Today, I am still an enormous supporter of independent businesses and want to see everyone who has the talent, drive and ambition succeed.

For that reason, I want to share with you the 5 lessons I learnt during that difficult time – in order to save you and your business from the same fate.

 

1. Back Yourself From the Start

Regrets are not my thing. But if I had one regret, it’s that I didn’t back myself earlier and quit my full-time job sooner.

It would have given me more time to establish the label, employ one or two staff and have systems in place that allowed me to manage the business while spending the majority of my time with my family.

(One caveat: Before even considering this, you need to KNOW your stuff is great. And that people love it.)

 

2. Keep Creating. Always.

Your well of creativity is endless. Really.

When it feels as though it’s running dry, get out of your box, explore another medium – sculpt, paint, draw or write poetry. Just create on a daily basis and keep topping up that well.

You will never run out of your best ideas. They regenerate time and time again.

 

3. Pay Attention to the Boring Details

In business, as in life, the high points, the creative breakthroughs, the moments of overwhelming productivity are countered by the mundane – paying bills, ordering supplies, chasing payments, writing invoices, replying to emails.

Don’t, under any circumstances, ignore this stuff. It is the business.

Sure, you may be selling jewellery, or crocheted hats or macramé owls wearing moustaches, but you will only find stockists, receive payment and find the best price for supplies by paying great attention to the boring details.

 

4. Know When to Compromise

You started out as a one-person show. It made you proud. You were and still are against unethical outsourcing, against mass-production, against faceless big box stores.

I was exactly the same. But in the end, I decided I needed to outsource production. And the only way to do that profitably was to work with studios in Thailand and Bali. These were studios I was in close contact with and would visit before signing contracts. I needed to know I was supporting businesses that supported its workers.

Unfortunately, I started down that path too late. (See point 1).

To you I say, if you want to make a sustainable living from your business, you need to know when and how to compromise. Because that will allow you to scale your business when the time comes. Know your core values and do not be swayed from them.

But be prepared to look outside your comfort zone and consider ideas and solutions you may have previously cast aside.

 

5. You Can’t Do It Alone

This was the biggest mistake I made in my business, and it played a huge part in its eventual closure.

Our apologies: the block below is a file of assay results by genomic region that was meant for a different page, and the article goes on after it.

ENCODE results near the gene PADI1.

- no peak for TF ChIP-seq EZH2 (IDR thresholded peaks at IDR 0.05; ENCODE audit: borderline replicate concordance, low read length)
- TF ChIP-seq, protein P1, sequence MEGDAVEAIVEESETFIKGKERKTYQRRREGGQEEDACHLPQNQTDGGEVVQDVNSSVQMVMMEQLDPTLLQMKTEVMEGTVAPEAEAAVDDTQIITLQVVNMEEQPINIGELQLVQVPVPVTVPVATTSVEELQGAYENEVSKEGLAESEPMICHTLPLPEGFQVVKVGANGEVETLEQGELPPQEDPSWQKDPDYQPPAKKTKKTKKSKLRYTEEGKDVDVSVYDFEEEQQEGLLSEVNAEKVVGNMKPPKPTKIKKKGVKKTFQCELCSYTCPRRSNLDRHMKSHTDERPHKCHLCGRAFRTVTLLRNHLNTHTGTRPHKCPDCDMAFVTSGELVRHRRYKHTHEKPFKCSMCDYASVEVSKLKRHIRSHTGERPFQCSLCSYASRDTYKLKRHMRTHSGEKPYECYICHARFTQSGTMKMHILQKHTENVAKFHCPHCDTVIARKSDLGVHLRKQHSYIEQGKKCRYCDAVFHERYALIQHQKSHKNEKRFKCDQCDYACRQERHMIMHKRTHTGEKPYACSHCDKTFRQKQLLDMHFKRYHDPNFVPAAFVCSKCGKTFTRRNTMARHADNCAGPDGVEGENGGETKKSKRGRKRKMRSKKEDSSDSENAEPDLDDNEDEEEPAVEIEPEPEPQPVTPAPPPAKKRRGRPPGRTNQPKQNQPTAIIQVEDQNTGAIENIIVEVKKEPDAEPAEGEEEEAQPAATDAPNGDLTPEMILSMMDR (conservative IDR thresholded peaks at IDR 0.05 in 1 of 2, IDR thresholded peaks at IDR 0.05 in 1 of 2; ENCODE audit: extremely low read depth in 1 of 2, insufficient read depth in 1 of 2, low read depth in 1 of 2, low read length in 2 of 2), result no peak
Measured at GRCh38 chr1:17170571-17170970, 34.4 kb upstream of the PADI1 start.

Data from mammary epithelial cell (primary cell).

Like most solo-creative entrepreneurs, I designed, made, finished, quality-controlled, packaged and shipped my products. I also represented the label at tradeshows and markets, was the buyers’ contact, the warehouse, despatch, tracking and sometimes courier.

Not to mention BDM, marketing officer, bookkeeper and receptionist. In part, this was to save money. But to a large extent, it was also about fear of letting go. Relinquishing control.

My advice, design your business intentionally. Understand that if you grow in the way you want to grow, there will come a day where it is impossible for you to do it all.

Research potential production studios, look at wholesale agents, develop a support network of like-minded creatives – you will need all this information at hand when the time comes to expand. And if you don’t have it, you may spend 6 months gathering the information, only to find that the time has passed and you missed the opportunity.

(But don’t be disheartened, there will be other opportunities. And the next time, you’ll be ready for it, right?)

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I will be the first to put my hand up and say, feel free to ignore the advice from the woman whose business folded.

But, as the saying goes, “Hindsight is 20/20,” and now I can clearly see the mistakes I made with my business.

You and your business will hopefully benefit from my hard-earned hindsight.

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Brooke McAlary is an aspiring minimalist, blissful gardener, frequent swearer, passionate writer and inappropriate laugher. She is also a happy wife, busy mum and slightly weird Australian. She blogs at Slow Your Home and is on a mission to help you slow down, brighten up and love your life.

You can find her hanging out on Facebook and Twitter multiple times a day.

{images both by Andrew Bannecker}